Comal ISD school board members heard from all sides Thursday night as residents both supported and criticized their March 9 decision to make masks optional in district facilities.
It was the first board meeting since that 5-2 vote gave students and staffers the choice of wearing masks to slow the spread of COVID-19.
That decision drew the ire of parents and teachers, upset about receiving 11 hours notice of the decision, designed to coincide with Texas Gov. Greg Abbott’s executive order that reopened the state from masks and other COVID-19 preventive restrictions March 10.
During Thursday’s meeting, 29 speakers had one minute each to voice opinions,
taken one by one at the dais directly across from trustees seated behind protective screens and in front of an audience almost evenly divided by those wearing masks and those without.
Most were parents of students. One spoke of how her special-needs student regressed from not having the day-to-day interaction with students on campuses. Another special-needs parent was happy her asthmatic child briefly got to interact with masked students before the district’s mask ruling came down days before last week’s spring break.
Others feared mask-less students and staffers might trigger a new spike of COVID-19 cases.
“The limited transmission in the schools is due to mask usage,” one man said, adding district students benefited choosing in-person and on-campus learning options that are now moot because of the numbers choosing now against wearing masks.
“(There aren’t) detrimental effects of kids being denied their personal liberties and forced to wear masks that I know for a fact work, and that masks save lives is an accepted fact in the medical community.”
Others said the mask mandate was an affront to their individual freedoms.
One blamed “the evil, misguided media and their handlers.” Another claimed the district was in its “13th day since (spring break) and there’s no outbreak.” Another state “80% of us are against it.”
Steve Stanford, the district’s executive communications director, said Friday that 83% of all Comal ISD students are now in on-campus learning, up 3% since totals received when the last student choice period ended on Monday.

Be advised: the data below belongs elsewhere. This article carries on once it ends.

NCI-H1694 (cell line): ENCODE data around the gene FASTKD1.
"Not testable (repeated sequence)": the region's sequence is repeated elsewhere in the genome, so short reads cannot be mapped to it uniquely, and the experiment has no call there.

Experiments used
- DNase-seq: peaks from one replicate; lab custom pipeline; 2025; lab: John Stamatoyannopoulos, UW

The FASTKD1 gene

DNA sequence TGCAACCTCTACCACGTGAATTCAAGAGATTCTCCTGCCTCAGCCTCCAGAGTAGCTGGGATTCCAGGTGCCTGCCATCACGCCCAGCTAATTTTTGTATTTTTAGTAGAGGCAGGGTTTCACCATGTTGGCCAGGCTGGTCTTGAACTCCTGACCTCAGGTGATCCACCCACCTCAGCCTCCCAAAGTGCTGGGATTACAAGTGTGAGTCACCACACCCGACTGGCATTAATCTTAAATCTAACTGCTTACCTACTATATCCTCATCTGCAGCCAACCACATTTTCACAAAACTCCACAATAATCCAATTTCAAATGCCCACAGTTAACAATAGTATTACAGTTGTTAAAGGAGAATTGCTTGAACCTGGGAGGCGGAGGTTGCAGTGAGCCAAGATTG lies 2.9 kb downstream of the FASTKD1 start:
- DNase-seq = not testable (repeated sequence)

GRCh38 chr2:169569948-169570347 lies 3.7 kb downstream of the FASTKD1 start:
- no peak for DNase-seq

In keeping with the state’s open meetings law, board president David Drastata and other board members did not comment during that 45-minute session. As they attended to other agenda items, many in the previously standing-room-only crowd departed.
“We will continue to monitor and evaluate our systems and processes related to our health and safety protocols, as we have done all year,” Stanford said on Friday.
Stanford said the remainder of Thursday’s meeting addressed routine matters, including a $1.5 million appropriation to repair facilities damaged by the Feb. 14-20 winter storm. Specht Elementary School sustained the most damage; others included Canyon High School, Canyon Middle School, Pieper Ranch Middle School, Danville Middle School, Arlon Seay Elementary, Spring Branch Middle School and Smithson Valley High School.
Stanford said Specht Elementary, which returned kindergartners and first grade students a week following the storm, could see other grades return “sometime in April.”
Trustees approved expenditures and procurement measures for repairs to those storm-damaged facilities. Also approved was $268,000 for the next round of furniture, fixtures and equipment ahead of opening Pieper High School in August; donations from booster clubs at Smithson Valley and Canyon high schools.
Trustees recognized National Merit Finalists Thomas Conner and Emma Kirchhoff, both from Smithson Valley High School, and aquatics member Laney Skrobanek, a SVHS junior who recently placed 14th in the 100-meter backstroke at her second UIL state meet.
They also recognized Davenport High School’s sophomore powerlifter Lily Falcone, whose fourth-place finish was the school’s first for an individual in state athletics competition.
The board’s next monthly meeting begins at 6 p.m. April 29 in the Comal ISD Support Services Center Boardroom, 1404 Interstate 35 North in New Braunfels. For more, visit the district’s website, comalisd.org.